Those of us who were charged with preparing for the test drilling operations in the spring of 1961 had a busy time designing the specific pieces of hardware, checking the designs with tests wherever possible, getting the equipment built, and preparing it for installation. My responsibility was the positioning buoys and related equipment. The buoy system was designed with a dead-weight anchor, a thin wire rope from the sea floor to a buoyant spheroid, about 200 feet below the sea surface, that exerted an upward tension on the wire, and a surface buoy attached to the subsurface buoy with a flexible line. The subsurface buoy (mounted with a sonar transponder) would maintain a fixed position wandering only slightly off station when pushed by ocean currents, which were minimal at that depth. The surface buoy had a radar reflector on it to both check the sonar location info and to provide the comfort of a visual marker.

It was a valuable experience as a young engineer to be intimately involved with each phase of this project from design to building to operation. I recall some design problems related to the high strength buoy mooring wire rope. It was manufactured at a steel plant in Pennsylvania where the wire was extruded and the strands twisted together. The design water depth was 12,000 feet and, when installed, the subsurface buoy would exert an upward force to stretch the wire. We decided to test the elongation on a section at the factory and use the test data to predetermine the length of wire needed when installing the buoys at sea. I was also on board the ship to install these buoys and cut them free to see them, hopefully, take their proper position. This was just a small example of attention to engineering details that we followed.


CUSS I during trials off La Jolla, Calif.

The CUSS I


John Steinbeck, who sailed with the crew aboard CUSS I to the Guadalupe Island site, noted that the ship had the "sleek race lines of an outhouse standing on a garbage scow." In fact, it was probably the most advanced floating drilling rig the oil industry had built at the time and probably the only available platform that could be readily adapted for this project. This vessel was selected for the deep drilling platform because it was one of only a few existing floating drilling vessels built by the oil industry; it had the capabilities to handle the required length of drill string and other drilling equipment; it could be modified for dynamic positioning; and the owners were willing to work with us in the planning and engineering phase. The CUSS was developed by a cooperative group of oil companies who had already used it to drill offshore California, moored by anchors in up to a few hundred feet of water. Offshore oil drilling experts assisted the staff in many aspects of engineering studies done prior to the at-sea tests. And, this experience also fostered future industry work in ocean drilling.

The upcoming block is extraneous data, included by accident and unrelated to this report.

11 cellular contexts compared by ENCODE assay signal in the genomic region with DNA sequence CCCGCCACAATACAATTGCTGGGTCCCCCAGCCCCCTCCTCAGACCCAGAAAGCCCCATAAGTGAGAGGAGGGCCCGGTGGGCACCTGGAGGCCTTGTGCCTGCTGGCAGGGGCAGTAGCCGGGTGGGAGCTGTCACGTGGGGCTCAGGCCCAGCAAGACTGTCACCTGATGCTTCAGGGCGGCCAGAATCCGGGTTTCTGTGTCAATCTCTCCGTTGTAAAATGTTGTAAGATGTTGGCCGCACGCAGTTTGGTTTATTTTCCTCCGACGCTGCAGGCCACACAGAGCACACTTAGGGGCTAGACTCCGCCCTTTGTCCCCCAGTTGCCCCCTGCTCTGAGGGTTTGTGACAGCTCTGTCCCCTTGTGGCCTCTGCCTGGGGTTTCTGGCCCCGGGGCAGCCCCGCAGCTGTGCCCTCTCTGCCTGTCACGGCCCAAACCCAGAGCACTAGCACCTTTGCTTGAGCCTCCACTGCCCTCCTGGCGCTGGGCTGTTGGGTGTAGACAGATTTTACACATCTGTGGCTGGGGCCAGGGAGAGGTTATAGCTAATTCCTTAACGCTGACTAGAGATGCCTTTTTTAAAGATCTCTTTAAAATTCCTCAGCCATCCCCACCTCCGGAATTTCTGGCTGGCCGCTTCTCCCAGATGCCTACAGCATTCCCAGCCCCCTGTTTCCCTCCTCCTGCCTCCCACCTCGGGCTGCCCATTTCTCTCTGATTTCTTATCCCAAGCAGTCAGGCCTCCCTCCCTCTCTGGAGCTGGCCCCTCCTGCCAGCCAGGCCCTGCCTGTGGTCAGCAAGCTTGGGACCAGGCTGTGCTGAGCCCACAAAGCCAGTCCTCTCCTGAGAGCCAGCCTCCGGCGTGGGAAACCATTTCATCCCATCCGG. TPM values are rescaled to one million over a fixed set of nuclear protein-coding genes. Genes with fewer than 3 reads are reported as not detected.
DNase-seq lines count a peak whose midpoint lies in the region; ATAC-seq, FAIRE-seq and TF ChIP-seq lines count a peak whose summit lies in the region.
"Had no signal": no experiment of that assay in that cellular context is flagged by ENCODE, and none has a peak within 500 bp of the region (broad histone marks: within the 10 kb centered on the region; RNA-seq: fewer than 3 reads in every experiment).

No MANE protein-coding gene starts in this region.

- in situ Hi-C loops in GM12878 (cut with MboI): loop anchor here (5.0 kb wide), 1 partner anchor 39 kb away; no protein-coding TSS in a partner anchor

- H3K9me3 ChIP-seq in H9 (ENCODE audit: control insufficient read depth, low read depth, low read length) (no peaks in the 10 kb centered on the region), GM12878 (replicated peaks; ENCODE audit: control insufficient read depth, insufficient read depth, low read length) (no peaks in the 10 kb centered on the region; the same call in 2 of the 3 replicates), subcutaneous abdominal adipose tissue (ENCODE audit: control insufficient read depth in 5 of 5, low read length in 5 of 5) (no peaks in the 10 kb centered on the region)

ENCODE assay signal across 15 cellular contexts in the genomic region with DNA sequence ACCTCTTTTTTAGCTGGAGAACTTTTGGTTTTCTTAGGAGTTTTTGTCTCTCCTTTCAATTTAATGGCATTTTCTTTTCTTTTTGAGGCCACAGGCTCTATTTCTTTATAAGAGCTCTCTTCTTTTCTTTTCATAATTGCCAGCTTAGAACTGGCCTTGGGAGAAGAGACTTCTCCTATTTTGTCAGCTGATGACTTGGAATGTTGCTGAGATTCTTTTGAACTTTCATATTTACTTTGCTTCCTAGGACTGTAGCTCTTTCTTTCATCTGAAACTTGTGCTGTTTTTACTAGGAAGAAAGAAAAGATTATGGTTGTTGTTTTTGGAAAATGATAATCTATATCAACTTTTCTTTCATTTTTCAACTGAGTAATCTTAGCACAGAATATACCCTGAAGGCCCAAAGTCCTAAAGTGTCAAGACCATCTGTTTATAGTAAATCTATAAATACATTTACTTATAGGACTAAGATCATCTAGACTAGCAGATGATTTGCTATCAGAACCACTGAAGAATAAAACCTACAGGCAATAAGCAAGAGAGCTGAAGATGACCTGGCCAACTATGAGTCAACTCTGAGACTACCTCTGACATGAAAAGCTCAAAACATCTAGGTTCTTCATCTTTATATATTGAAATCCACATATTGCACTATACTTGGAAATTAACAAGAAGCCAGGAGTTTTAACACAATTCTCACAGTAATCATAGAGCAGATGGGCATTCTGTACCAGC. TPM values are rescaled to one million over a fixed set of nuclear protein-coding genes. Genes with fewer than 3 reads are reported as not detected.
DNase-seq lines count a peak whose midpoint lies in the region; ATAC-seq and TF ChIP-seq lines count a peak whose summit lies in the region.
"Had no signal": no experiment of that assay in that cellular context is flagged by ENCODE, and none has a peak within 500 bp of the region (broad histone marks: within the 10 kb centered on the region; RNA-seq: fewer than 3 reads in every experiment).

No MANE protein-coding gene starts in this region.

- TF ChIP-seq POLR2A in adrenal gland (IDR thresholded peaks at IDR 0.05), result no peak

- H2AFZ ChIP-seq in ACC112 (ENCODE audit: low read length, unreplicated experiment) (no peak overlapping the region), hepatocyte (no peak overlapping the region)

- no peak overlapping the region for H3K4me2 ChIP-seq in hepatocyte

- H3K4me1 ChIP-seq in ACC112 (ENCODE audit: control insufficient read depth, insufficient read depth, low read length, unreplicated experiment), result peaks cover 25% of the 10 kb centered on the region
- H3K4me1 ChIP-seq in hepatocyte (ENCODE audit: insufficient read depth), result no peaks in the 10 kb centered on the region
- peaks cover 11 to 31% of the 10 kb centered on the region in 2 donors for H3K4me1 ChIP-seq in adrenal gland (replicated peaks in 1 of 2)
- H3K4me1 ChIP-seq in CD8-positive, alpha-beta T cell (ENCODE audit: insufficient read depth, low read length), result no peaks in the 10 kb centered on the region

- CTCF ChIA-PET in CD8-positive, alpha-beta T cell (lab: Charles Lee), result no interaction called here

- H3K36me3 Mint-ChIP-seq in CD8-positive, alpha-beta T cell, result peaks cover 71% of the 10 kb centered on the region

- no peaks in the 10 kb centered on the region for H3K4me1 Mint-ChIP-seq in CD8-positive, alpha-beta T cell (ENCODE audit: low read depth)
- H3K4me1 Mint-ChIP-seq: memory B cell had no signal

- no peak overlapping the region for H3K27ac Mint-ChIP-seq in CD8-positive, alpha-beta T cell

Sea Trials


The AMSOC Committee selected two sites for the ocean drilling experiments -- one of which was the site for initial sea trials to make sure all of the equipment would function as designed. The site was close to home port (San Diego) so that any problems might be readily corrected before leaving for the deep ocean site about 200 miles south. A few problems did crop up, and one of them was my responsibility. I was aboard the Scripps research vessel Horizon installing the navigation buoy system in preparation for CUSS arrival at the drill site. The first day we set the first buoy and waited overnight before installing the rest. The next morning the buoy had disappeared. After searching far and wide we concluded that the surface float had broken loose, and we did not have the means for locating the subsurface buoy (the plan was to install the sonar transponder on it later). Although we never found any of these parts, a close evaluation of the design led us to identify the fault in the mooring connections between the surface and subsurface buoy. A design correction was quickly applied to the remainder of the buoys and they all performed well after that. While Bascom almost fired me on the spot for my error, the show went on and I am probably the only one who remembered the incident more than a day later.

The crew of the Horizon lowering buoys into the water

Drilling in Deep Water


The proof of the pudding for us engaged in the engineering preparations and the operations at the Guadalupe Island site was drilling the test holes into the sea floor in 12,000 feet of water and recovering samples of both soft sediments and hard rock of the second layer. Despite worse-than-expected weather of 20 knot winds and 12 foot waves, a long slow voyage from San Diego to the site, and the first-time tests of many unique components, the vessel remained on station and the drilling went ahead with few problems or unexpected incidents.

Even though the at-sea experiments lasted only a few weeks, the intense preparations of designing, testing, and building many components and the mobilization of ship and crew served to bring together a close-knit team with shared goals and aspirations. Steinbeck commented that the most unique equipment on board the CUSS was an elite and motley crew. On the voyage from San Diego to the drill site, Bascom gave a series of lectures on both the science and engineering features we were testing -- attended by cooks, drillers, and scientists. There is great motivation in combining doing and thinking. Perhaps this is the important history lesson.